Unlike a terrestrial vehicle, an aircraft can move along an almost infinite number of possible paths. They may undergo accelerated motions along their pitch and/or roll and/or yaw axes, as shown in the figure below. In practice, however, any aircraft’s flight path will be limited to a range of values within the aerodynamic performance and structural stress envelopes of that particular aircraft. In this regard, not all aircraft are created equally, nor will they have unlimited flight capabilities. For example, the number of feasible flight paths capable with a Boeing 787 will not be the same as those possible with an F-18 fighter jet, nor would they be expected to be based on their design purpose.
To help analyze aircraft motion and performance, the general equations of motion for an aircraft in flight must first be established. These equations help expose some fundamental performance results during steady flight and some special cases of maneuvering flight, including turns and pull-ups. These results also help appreciate the factors that can, and inevitably will, limit the aircraft’s flight capabilities, either aerodynamically or structurally. Structural limits are usually defined in terms of a maneuvering flight envelope, which map out the combinations of limiting airspeeds and maximum load factors within which the aircraft can safely fly.
- Know about the nomenclature and conventions used to describe the motion of an airplane, including its pitch, roll, and yaw.
- Be able to set up the equations for the forces on an airplane following a general flight path and when undergoing simple maneuvers.
- Understand the meaning and significance of the “load factor” on an airplane and calculate the load factors on an aircraft in steady turns and pull-up maneuvers.
- Appreciate the significance of a maneuvering envelope in terms of limiting airspeeds and allowable load factors.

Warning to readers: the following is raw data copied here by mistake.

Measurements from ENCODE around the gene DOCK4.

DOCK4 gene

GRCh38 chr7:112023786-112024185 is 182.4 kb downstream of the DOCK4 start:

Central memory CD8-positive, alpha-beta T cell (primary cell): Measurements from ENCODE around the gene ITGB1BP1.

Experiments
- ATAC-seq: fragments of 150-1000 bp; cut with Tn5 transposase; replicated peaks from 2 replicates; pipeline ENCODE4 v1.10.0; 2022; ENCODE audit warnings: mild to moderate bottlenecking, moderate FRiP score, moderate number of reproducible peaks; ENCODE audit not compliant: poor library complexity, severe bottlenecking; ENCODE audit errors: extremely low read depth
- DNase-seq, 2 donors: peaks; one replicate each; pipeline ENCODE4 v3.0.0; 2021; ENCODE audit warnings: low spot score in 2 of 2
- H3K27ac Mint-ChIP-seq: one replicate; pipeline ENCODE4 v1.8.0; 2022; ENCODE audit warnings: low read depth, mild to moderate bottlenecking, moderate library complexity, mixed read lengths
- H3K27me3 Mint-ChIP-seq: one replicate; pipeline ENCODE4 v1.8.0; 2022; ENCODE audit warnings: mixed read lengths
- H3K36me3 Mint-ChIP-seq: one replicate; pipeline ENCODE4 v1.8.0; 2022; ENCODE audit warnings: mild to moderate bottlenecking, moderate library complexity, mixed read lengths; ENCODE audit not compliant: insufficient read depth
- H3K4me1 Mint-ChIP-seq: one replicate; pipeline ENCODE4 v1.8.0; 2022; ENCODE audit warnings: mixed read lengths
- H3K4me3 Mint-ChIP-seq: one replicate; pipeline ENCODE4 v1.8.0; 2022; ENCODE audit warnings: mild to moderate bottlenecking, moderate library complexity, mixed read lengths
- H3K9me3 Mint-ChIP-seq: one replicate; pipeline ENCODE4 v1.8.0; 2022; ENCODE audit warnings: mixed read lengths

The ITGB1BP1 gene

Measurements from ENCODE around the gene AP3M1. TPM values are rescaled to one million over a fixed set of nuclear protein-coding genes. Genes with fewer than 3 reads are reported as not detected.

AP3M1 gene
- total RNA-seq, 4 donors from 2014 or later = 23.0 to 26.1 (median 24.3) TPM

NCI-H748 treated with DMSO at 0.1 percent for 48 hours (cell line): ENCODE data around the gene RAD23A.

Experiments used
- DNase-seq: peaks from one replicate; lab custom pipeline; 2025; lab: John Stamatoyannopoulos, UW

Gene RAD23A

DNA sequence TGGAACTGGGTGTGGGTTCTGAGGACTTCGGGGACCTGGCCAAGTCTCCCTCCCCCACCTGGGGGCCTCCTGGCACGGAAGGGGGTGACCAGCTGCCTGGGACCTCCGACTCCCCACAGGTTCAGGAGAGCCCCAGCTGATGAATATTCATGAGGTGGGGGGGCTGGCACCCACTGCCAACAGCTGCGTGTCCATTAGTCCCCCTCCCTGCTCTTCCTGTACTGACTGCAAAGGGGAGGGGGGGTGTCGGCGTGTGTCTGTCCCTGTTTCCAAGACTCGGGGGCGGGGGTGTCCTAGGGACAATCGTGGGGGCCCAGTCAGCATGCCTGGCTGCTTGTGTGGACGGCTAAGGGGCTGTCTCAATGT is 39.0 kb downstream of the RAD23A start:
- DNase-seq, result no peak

To analyze an aircraft in flight, the equations that describe its motion must first be set down in terms of lift, weight, drag, and propulsive force (i.e., thrust). The overall approach is not difficult, but it requires the careful application of the principles of statics and dynamics. The objective is to describe the airplane’s movement through the atmosphere in terms of equations that physically describe its curvilinear motion, allowing its performance and other capabilities to be evaluated.
In this initial analysis, the aircraft can be replaced by a point mass at the center of gravity (cg) following a curvilinear flight path, as indicated in the figure below. Remember that when an object moves along a curved flight path, the motion is called curvilinear compared to the case where it moves in a straight line path, which is referred to as being rectilinear. The aerodynamics of the wings, empennage, airframe, etc., are not considered in individual detail but are represented as total lift, drag, and pitching moments on the aircraft. Experience shows that the lift and drag of an entire airplane can be analyzed with a high confidence level by using a composite aerodynamic drag polar (i.e., the relationship between lift coefficient and drag coefficient) if this can be suitably obtained or even assumed.
As discussed in earlier lessons, the most common and representative drag polar for an aircraft at subsonic flight speeds up to the point of wing stall is
The first term in the preceding equation is the non-lifting profile/parasitic drag component, and the second term is the induced drag, with being the aspect ratio of the wing and being its Oswald’s spanwise efficiency factor (). Polars are available for various aircraft or can be estimated based on historical data in cases where the polar may not be known. It is often convenient to have an analytic relationship between the and coefficients if general equations for thrust and or power for flight are to be determined. However, in some cases, another method may need to be used, such as a table look-up process, where the coefficients may be specified as discrete values as functions of the angle of attack and Mach number.